If this type of instrument was so prevalent in the eighteenth century we really ought to consider the implications for the performance of music of that period. Graduates from music conservatories who choose to specialize in keyboard music from the late eighteenth century almost always choose to play on copies of Viennese fortepianos on the now ubiquitous model developed by Anton Walter during the 1790s. Their performance style is that of harmonic pedalling, making frequent use of a knee lever, a style differing very little from the standard technique used on Steinway concert pianos. Such a method could not be used on a pantalon. Nor could it be used on the overwhelming majority of eighteenth-century square pianos. And there is scant support for the notion that Mozart or Haydn played in this way.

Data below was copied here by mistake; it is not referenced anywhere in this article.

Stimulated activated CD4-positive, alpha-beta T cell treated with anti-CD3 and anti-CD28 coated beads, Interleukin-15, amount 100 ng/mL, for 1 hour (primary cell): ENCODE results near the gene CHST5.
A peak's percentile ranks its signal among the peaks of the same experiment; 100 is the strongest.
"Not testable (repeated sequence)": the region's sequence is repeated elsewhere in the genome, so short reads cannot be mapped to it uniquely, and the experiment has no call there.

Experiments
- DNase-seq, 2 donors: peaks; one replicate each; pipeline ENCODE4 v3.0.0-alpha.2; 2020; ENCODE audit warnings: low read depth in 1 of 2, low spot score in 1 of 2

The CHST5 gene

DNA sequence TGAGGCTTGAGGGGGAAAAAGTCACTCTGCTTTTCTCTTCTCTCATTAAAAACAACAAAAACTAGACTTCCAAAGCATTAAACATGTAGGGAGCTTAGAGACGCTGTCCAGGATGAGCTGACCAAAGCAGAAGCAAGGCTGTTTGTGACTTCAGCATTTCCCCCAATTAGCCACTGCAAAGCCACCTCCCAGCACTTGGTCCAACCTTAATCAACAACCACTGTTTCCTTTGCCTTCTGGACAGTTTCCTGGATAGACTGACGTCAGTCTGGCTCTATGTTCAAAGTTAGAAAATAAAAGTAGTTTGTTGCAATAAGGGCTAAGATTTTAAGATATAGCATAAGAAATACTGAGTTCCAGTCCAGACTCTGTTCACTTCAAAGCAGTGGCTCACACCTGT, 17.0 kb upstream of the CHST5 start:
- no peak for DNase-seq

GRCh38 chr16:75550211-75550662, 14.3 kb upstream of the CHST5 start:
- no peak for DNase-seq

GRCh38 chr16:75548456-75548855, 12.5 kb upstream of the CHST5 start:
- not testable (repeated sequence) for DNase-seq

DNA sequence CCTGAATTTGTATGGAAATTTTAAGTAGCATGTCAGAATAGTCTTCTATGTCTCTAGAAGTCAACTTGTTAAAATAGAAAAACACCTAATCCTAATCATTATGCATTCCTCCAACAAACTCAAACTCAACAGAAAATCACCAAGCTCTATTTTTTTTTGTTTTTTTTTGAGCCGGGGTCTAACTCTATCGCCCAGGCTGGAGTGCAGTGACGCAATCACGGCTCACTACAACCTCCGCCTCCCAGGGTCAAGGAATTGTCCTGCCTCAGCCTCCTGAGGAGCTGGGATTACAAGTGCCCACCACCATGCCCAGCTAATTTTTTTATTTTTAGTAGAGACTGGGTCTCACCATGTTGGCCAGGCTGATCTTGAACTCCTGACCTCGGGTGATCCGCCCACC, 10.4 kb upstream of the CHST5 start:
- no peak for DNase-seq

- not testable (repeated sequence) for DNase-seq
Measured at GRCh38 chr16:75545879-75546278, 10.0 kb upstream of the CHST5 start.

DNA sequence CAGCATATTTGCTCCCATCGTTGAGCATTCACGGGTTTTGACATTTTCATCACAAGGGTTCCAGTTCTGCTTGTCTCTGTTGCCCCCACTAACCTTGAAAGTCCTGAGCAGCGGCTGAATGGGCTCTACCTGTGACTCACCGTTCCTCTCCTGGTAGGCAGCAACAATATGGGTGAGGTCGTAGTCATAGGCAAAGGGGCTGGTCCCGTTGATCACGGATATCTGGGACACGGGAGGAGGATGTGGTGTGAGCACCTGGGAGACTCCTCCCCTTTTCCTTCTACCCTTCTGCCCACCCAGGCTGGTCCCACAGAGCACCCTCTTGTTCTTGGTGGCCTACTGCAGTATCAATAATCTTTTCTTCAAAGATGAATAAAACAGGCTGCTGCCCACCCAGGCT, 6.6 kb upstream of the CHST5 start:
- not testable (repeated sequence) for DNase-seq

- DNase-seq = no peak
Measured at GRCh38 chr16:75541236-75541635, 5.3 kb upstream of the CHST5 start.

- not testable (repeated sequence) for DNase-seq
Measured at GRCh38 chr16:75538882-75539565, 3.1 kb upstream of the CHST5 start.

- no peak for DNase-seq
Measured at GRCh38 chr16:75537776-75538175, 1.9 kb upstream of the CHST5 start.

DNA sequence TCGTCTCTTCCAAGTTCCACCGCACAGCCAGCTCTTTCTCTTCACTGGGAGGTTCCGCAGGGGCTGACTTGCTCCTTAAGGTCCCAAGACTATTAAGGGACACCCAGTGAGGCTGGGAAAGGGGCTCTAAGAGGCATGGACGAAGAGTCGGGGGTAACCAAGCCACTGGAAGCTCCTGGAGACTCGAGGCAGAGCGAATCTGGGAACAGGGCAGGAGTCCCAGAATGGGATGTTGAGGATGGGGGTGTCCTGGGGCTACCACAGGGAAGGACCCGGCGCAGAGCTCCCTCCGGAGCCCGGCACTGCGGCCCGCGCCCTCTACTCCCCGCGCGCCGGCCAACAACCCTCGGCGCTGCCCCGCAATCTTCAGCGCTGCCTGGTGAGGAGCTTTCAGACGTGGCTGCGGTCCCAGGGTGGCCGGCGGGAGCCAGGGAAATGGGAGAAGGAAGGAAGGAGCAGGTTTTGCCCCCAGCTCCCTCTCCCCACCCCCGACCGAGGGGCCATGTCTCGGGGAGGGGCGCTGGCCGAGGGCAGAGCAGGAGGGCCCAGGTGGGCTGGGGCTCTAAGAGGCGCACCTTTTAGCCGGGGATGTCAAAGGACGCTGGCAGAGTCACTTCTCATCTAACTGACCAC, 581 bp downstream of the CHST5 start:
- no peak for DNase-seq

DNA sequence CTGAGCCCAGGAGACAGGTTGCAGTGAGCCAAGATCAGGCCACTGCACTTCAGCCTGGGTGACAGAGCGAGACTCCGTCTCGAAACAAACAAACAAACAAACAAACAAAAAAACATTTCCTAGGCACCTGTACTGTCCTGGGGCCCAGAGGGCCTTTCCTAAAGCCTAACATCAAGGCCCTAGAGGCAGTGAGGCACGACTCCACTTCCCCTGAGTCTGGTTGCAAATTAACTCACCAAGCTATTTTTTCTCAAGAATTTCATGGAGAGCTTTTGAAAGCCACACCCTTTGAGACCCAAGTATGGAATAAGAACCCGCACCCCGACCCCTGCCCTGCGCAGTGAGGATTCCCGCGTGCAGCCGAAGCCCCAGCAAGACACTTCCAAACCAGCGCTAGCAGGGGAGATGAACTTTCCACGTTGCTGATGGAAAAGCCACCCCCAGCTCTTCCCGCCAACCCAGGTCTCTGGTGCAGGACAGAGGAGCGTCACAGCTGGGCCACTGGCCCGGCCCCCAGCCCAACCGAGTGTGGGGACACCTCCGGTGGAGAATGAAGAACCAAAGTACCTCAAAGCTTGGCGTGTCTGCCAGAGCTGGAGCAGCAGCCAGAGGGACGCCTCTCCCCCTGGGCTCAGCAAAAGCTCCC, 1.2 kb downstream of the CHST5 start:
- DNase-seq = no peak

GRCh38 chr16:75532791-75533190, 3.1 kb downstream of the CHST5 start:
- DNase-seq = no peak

It is interesting to compare such methods with what CPE Bach wrote in his great treatise on keyboard playing, 1753-60. He speaks of the pianoforte as he experienced it in the work of Gottfried Silbermann: 'for extemporary performance [which he rated the true test of a good player] the undamped register is the most appealing provided that the player understands how to cope with continuous reverberation'. Observe here that Silbermann's 'piano et forte', an instrument in harpsichord shape, had no pedals or knee levers. Handstops were provided to lift the dampers off, where their suspension enabled the player to build up a great body of sound until the stop was cancelled. One virtue of this is that it not only made an impressive sound, but it also permitted the player to approach artfully to terrible discords, teasing the listener, but never quite falling over the cliff. Johann Gottlieb Wagner describes a similar a technique when using the Pantalon register of his Clavecin Royal [Dresden, 1775]. This instrument had dampers, but they were 'off' in the default position. The skilful player, he asserted, can obtain marvellous harmonic effects, but may press the [damper] pedal to cancel unacceptable discords. This is, of course, the opposite of modern usage, where pressing the pedal disengages the dampers.